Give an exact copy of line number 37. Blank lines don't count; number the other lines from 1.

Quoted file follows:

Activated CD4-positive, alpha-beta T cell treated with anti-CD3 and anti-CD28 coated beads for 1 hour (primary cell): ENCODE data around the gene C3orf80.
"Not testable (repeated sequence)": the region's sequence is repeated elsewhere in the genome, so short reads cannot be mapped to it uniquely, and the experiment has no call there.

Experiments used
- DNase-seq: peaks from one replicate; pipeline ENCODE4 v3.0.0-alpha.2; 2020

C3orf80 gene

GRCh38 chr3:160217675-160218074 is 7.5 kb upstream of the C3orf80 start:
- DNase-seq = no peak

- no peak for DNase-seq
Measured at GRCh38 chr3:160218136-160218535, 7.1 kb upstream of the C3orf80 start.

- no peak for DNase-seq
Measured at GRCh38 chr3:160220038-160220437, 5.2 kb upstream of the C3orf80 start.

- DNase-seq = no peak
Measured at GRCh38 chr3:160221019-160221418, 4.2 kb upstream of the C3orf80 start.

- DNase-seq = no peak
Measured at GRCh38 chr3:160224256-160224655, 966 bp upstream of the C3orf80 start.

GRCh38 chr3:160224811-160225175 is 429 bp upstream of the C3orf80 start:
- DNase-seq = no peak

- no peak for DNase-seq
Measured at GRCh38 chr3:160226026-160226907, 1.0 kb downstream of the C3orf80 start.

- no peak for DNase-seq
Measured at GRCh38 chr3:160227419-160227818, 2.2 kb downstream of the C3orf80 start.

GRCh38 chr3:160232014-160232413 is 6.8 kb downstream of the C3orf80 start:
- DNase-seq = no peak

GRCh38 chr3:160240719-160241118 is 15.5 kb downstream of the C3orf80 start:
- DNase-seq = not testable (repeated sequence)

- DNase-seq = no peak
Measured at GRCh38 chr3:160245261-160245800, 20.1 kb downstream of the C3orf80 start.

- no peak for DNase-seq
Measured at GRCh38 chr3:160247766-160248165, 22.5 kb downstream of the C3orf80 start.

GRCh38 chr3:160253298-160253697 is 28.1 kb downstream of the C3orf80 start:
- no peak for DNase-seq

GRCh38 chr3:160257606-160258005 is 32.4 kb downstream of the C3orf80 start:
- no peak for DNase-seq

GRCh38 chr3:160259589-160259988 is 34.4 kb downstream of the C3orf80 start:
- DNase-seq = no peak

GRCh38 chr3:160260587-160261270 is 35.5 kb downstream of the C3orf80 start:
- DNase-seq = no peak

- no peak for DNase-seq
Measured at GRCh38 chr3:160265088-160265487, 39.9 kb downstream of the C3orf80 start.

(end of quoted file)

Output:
- DNase-seq = no peak